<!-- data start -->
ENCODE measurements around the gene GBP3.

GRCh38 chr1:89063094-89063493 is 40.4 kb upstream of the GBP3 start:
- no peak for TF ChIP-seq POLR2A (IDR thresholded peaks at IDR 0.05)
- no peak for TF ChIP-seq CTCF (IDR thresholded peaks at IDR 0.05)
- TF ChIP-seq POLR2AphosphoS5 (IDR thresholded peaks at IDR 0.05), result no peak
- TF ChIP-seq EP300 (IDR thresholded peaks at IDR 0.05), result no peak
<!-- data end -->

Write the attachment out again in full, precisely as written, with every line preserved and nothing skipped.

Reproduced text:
ENCODE measurements around the gene GBP3.

GRCh38 chr1:89063094-89063493 is 40.4 kb upstream of the GBP3 start:
- no peak for TF ChIP-seq POLR2A (IDR thresholded peaks at IDR 0.05)
- no peak for TF ChIP-seq CTCF (IDR thresholded peaks at IDR 0.05)
- TF ChIP-seq POLR2AphosphoS5 (IDR thresholded peaks at IDR 0.05), result no peak
- TF ChIP-seq EP300 (IDR thresholded peaks at IDR 0.05), result no peak